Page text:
In 2007, Washington, DC was confronting a severe HIV epidemic. In a relatively small city of about 500,000 adult residents, there were 1,311 newly reported HIV cases and 3.0% of adults and 6.3% of black men were living with HIV. The public health response to the epidemic in the nation’s capital was sharply criticized by the community and media, and the academic HIV research community was small and disjointed.
The DC CFAR was founded in 2010 to galvanize and lead the academic response, with a wide array of implementation, evaluation and scientific research activities which together contributed to a dramatic 79% reduction in newly diagnosed HIV cases in DC from 2007 to 2019.
According to the DC Department of Health HIV/AIDS, Hepatitis, STD, and TB Administration (HAHSTA) 2020 Annual HIV/AIDS Epidemiology and Surveillance Report:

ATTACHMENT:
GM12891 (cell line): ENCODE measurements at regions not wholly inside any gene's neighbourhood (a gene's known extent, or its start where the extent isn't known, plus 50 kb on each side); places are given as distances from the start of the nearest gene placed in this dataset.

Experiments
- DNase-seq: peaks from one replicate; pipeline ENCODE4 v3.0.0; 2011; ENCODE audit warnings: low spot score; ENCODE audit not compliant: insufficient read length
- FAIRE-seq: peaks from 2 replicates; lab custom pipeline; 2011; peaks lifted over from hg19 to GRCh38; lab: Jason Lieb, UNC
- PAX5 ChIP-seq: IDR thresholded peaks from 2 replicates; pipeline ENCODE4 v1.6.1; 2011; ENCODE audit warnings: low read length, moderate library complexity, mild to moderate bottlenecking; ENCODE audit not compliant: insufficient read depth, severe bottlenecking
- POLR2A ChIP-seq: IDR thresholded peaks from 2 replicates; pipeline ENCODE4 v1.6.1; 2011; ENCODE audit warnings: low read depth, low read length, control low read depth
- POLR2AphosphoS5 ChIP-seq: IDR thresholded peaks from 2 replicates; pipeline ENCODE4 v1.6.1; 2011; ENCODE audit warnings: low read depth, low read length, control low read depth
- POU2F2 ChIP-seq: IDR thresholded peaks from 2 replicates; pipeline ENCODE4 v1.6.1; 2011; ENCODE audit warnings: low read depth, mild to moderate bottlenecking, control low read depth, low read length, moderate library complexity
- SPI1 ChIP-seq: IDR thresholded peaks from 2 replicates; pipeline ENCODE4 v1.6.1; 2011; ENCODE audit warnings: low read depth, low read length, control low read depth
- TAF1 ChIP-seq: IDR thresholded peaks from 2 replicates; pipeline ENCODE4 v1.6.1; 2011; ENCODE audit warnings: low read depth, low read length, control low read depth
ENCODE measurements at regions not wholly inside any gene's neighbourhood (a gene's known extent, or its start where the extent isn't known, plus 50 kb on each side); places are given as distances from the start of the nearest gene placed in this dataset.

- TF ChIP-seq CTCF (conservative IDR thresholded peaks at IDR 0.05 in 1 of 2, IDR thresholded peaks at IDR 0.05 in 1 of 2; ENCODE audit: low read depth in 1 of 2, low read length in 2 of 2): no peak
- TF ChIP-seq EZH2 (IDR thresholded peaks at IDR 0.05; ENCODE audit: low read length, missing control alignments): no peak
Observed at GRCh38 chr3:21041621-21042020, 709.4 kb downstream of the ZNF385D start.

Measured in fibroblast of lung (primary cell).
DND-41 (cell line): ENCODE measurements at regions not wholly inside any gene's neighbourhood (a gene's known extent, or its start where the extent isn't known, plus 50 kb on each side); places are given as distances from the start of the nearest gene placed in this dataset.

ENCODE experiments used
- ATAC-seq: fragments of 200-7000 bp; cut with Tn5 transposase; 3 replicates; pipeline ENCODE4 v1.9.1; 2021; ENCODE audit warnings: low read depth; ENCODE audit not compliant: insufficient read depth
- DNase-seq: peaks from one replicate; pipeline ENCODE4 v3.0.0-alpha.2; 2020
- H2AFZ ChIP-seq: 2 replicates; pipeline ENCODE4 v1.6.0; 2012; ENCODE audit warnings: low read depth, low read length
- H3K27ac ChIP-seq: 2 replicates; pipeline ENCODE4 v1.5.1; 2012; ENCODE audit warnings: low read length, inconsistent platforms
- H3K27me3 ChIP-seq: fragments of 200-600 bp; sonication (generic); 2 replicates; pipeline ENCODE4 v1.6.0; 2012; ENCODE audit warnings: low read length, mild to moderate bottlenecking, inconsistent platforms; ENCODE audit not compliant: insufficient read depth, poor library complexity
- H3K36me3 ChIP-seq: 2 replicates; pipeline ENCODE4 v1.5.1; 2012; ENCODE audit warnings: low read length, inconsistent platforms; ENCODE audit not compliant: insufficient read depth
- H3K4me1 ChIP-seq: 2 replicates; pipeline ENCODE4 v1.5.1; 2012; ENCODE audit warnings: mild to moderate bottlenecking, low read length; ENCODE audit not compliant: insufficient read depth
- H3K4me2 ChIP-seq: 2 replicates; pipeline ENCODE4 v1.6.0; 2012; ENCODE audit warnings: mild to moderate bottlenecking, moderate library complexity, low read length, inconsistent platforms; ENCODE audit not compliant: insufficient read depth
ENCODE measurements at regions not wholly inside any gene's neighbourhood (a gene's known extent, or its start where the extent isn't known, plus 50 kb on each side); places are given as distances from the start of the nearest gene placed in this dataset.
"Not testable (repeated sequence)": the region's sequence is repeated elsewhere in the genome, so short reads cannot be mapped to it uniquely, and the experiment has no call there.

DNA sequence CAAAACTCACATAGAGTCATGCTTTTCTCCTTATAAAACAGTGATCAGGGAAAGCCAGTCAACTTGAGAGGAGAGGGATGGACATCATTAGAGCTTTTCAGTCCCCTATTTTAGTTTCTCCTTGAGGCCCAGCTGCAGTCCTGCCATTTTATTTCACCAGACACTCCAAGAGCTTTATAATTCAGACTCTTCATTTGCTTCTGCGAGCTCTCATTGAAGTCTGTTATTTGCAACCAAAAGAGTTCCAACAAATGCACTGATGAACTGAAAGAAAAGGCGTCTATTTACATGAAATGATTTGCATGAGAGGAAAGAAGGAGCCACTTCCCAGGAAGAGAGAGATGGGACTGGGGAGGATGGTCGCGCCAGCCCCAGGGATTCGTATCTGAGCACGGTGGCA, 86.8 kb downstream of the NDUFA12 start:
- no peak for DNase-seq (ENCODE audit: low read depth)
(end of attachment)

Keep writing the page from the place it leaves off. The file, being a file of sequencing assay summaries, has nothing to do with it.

- Currently,12,408 DC residents or 1.8% of the population, are living with HIV
- There were 282 newly diagnosed HIV cases in 2019 representing a 61% decrease from 2011
- There were two children born with HIV in 2019
- More than half of the people living with HIV in the District are older than 50
- The number of new HIV diagnoses due to injection drug use decreased by 99% from 2007
The report underscores steady progress on achieving the District's 90/90/90/50 Plan and describes DC Health's plans to update these goals to support efforts to End the HIV Epidemic in DC.
For more information visit the DC Health website.
Contributions of the DC CFAR to the Epidemic Response
DC CFAR investigators have contributed to the local response to the epidemic in a myriad of ways – providing technical support to DC Health, providing HIV care and treatment to thousands of People Living with HIV (PLWH) at academic and community clinics, conducting research on key populations and interventions through pilot and supplemental awards and leading large NIH-funded research studies in DC.
District of Columbia Center for AIDS Research
Supported by the following Co-Funding and Participating Institutes: NIAID, NCI, NICHD, NIDCR, NHLBI, NIDA, NIMH, NIA, NIDDK, NINR, NIMHD, FIC, and OAR. The content is solely the responsibility of the authors and does not necessarily represent the official views of the NIH. (P30AI117970)